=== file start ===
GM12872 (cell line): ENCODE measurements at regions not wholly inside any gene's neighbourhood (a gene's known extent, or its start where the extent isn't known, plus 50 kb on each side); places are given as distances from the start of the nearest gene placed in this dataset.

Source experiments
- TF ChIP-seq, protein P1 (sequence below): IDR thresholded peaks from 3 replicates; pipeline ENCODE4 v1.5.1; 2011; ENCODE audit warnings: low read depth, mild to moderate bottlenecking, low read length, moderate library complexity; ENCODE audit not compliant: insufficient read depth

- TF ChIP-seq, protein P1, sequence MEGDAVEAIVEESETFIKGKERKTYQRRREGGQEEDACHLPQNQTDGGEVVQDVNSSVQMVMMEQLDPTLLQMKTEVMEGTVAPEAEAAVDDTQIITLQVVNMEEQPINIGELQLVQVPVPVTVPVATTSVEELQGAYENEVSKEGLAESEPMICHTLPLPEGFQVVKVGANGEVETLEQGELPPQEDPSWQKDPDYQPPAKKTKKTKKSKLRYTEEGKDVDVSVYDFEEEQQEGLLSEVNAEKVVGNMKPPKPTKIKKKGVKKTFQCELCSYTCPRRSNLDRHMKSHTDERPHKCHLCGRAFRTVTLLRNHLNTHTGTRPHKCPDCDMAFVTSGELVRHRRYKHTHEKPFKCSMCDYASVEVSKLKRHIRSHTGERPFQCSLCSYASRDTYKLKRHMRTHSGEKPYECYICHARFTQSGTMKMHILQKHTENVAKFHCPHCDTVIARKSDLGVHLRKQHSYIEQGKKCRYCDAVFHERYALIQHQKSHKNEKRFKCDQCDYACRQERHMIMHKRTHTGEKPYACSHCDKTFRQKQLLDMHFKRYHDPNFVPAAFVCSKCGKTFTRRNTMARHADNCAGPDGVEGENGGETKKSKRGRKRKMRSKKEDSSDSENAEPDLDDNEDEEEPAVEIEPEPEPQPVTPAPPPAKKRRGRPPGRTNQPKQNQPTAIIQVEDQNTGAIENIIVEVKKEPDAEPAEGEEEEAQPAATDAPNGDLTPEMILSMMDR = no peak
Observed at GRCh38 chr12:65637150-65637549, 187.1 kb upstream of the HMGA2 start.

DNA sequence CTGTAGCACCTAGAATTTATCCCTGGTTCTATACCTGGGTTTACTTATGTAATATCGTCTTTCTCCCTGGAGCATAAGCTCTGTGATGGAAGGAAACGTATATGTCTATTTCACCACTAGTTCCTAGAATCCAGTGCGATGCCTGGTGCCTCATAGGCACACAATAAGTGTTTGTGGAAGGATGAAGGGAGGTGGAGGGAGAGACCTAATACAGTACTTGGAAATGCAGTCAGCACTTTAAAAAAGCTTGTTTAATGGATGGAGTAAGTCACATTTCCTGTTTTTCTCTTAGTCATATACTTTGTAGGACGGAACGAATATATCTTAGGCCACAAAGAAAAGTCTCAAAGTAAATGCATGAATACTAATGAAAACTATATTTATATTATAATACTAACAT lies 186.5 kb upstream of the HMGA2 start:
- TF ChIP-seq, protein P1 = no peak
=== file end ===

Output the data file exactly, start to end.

GM12872 (cell line): ENCODE measurements at regions not wholly inside any gene's neighbourhood (a gene's known extent, or its start where the extent isn't known, plus 50 kb on each side); places are given as distances from the start of the nearest gene placed in this dataset.

Source experiments
- TF ChIP-seq, protein P1 (sequence below): IDR thresholded peaks from 3 replicates; pipeline ENCODE4 v1.5.1; 2011; ENCODE audit warnings: low read depth, mild to moderate bottlenecking, low read length, moderate library complexity; ENCODE audit not compliant: insufficient read depth

- TF ChIP-seq, protein P1, sequence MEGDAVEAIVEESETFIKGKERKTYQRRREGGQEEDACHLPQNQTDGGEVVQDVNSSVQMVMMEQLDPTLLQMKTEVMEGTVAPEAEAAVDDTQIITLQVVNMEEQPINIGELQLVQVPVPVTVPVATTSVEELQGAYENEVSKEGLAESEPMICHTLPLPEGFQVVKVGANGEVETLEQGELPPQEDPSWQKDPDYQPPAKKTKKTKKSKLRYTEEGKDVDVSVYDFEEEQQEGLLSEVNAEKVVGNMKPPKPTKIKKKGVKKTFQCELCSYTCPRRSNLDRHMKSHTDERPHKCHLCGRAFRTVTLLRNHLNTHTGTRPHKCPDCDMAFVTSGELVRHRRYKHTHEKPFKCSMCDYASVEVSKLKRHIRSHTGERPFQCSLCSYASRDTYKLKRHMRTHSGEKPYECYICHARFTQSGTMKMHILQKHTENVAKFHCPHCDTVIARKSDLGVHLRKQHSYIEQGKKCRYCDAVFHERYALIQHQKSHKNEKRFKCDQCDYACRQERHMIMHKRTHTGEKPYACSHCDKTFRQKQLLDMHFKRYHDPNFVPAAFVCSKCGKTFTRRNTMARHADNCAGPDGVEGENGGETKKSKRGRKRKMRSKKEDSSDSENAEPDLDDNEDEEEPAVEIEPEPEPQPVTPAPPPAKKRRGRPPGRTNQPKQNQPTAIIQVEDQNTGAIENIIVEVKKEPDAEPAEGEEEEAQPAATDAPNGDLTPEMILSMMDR = no peak
Observed at GRCh38 chr12:65637150-65637549, 187.1 kb upstream of the HMGA2 start.

DNA sequence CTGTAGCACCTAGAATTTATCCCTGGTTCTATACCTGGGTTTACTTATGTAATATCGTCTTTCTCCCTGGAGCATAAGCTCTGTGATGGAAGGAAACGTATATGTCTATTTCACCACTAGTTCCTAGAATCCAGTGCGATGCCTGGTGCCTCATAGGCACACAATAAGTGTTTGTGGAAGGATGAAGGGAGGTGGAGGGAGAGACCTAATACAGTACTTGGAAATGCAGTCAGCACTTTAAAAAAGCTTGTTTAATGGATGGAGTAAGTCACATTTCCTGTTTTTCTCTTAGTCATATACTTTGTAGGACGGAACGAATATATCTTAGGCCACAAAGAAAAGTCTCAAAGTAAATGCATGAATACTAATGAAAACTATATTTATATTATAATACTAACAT lies 186.5 kb upstream of the HMGA2 start:
- TF ChIP-seq, protein P1 = no peak